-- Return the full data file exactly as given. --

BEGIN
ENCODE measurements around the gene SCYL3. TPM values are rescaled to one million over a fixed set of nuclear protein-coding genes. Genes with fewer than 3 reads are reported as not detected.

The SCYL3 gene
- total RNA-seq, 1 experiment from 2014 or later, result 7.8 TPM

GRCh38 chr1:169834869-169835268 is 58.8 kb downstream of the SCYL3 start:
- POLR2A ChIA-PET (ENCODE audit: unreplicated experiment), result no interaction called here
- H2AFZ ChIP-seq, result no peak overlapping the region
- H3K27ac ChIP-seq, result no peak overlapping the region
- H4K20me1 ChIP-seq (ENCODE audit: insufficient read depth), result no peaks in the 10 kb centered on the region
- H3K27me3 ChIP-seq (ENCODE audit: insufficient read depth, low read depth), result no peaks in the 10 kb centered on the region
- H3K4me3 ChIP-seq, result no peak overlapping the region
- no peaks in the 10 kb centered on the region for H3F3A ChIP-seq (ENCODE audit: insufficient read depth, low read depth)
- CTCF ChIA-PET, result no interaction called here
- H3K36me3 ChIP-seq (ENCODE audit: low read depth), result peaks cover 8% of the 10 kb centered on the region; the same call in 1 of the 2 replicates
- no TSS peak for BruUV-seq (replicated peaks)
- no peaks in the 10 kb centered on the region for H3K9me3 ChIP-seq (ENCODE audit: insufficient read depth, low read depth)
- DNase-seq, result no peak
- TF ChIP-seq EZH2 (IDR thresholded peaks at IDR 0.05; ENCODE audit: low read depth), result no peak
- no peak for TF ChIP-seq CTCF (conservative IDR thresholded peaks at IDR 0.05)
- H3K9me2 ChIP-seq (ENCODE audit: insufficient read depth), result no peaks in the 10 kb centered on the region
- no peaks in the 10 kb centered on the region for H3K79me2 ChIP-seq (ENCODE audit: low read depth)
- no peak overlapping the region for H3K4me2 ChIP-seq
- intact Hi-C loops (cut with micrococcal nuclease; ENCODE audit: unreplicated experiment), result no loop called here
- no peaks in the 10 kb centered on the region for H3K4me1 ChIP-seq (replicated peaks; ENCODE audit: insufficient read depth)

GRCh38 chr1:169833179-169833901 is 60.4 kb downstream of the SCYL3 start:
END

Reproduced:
ENCODE measurements around the gene SCYL3. TPM values are rescaled to one million over a fixed set of nuclear protein-coding genes. Genes with fewer than 3 reads are reported as not detected.

The SCYL3 gene
- total RNA-seq, 1 experiment from 2014 or later, result 7.8 TPM

GRCh38 chr1:169834869-169835268 is 58.8 kb downstream of the SCYL3 start:
- POLR2A ChIA-PET (ENCODE audit: unreplicated experiment), result no interaction called here
- H2AFZ ChIP-seq, result no peak overlapping the region
- H3K27ac ChIP-seq, result no peak overlapping the region
- H4K20me1 ChIP-seq (ENCODE audit: insufficient read depth), result no peaks in the 10 kb centered on the region
- H3K27me3 ChIP-seq (ENCODE audit: insufficient read depth, low read depth), result no peaks in the 10 kb centered on the region
- H3K4me3 ChIP-seq, result no peak overlapping the region
- no peaks in the 10 kb centered on the region for H3F3A ChIP-seq (ENCODE audit: insufficient read depth, low read depth)
- CTCF ChIA-PET, result no interaction called here
- H3K36me3 ChIP-seq (ENCODE audit: low read depth), result peaks cover 8% of the 10 kb centered on the region; the same call in 1 of the 2 replicates
- no TSS peak for BruUV-seq (replicated peaks)
- no peaks in the 10 kb centered on the region for H3K9me3 ChIP-seq (ENCODE audit: insufficient read depth, low read depth)
- DNase-seq, result no peak
- TF ChIP-seq EZH2 (IDR thresholded peaks at IDR 0.05; ENCODE audit: low read depth), result no peak
- no peak for TF ChIP-seq CTCF (conservative IDR thresholded peaks at IDR 0.05)
- H3K9me2 ChIP-seq (ENCODE audit: insufficient read depth), result no peaks in the 10 kb centered on the region
- no peaks in the 10 kb centered on the region for H3K79me2 ChIP-seq (ENCODE audit: low read depth)
- no peak overlapping the region for H3K4me2 ChIP-seq
- intact Hi-C loops (cut with micrococcal nuclease; ENCODE audit: unreplicated experiment), result no loop called here
- no peaks in the 10 kb centered on the region for H3K4me1 ChIP-seq (replicated peaks; ENCODE audit: insufficient read depth)

GRCh38 chr1:169833179-169833901 is 60.4 kb downstream of the SCYL3 start: